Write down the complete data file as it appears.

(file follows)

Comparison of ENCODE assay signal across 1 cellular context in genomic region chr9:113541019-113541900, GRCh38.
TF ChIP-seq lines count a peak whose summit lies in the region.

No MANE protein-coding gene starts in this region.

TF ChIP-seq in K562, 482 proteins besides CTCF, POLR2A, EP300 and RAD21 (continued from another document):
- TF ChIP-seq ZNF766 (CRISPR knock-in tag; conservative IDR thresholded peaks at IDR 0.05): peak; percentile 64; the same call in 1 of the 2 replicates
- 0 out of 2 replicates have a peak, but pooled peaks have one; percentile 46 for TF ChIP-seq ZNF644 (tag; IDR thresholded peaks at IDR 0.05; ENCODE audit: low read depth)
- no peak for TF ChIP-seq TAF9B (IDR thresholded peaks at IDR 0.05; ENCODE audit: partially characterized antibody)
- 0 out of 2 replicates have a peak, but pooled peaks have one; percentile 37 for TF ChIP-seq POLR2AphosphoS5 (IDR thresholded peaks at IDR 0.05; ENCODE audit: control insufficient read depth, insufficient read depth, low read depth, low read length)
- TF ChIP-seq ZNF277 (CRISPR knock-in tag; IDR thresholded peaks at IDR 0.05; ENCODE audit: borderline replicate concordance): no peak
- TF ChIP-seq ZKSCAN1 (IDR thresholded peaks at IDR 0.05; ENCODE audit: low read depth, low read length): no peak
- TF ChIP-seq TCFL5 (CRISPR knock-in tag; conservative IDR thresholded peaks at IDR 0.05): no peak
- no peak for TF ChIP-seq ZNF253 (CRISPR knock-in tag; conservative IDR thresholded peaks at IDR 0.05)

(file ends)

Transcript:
Comparison of ENCODE assay signal across 1 cellular context in genomic region chr9:113541019-113541900, GRCh38.
TF ChIP-seq lines count a peak whose summit lies in the region.

No MANE protein-coding gene starts in this region.

TF ChIP-seq in K562, 482 proteins besides CTCF, POLR2A, EP300 and RAD21 (continued from another document):
- TF ChIP-seq ZNF766 (CRISPR knock-in tag; conservative IDR thresholded peaks at IDR 0.05): peak; percentile 64; the same call in 1 of the 2 replicates
- 0 out of 2 replicates have a peak, but pooled peaks have one; percentile 46 for TF ChIP-seq ZNF644 (tag; IDR thresholded peaks at IDR 0.05; ENCODE audit: low read depth)
- no peak for TF ChIP-seq TAF9B (IDR thresholded peaks at IDR 0.05; ENCODE audit: partially characterized antibody)
- 0 out of 2 replicates have a peak, but pooled peaks have one; percentile 37 for TF ChIP-seq POLR2AphosphoS5 (IDR thresholded peaks at IDR 0.05; ENCODE audit: control insufficient read depth, insufficient read depth, low read depth, low read length)
- TF ChIP-seq ZNF277 (CRISPR knock-in tag; IDR thresholded peaks at IDR 0.05; ENCODE audit: borderline replicate concordance): no peak
- TF ChIP-seq ZKSCAN1 (IDR thresholded peaks at IDR 0.05; ENCODE audit: low read depth, low read length): no peak
- TF ChIP-seq TCFL5 (CRISPR knock-in tag; conservative IDR thresholded peaks at IDR 0.05): no peak
- no peak for TF ChIP-seq ZNF253 (CRISPR knock-in tag; conservative IDR thresholded peaks at IDR 0.05)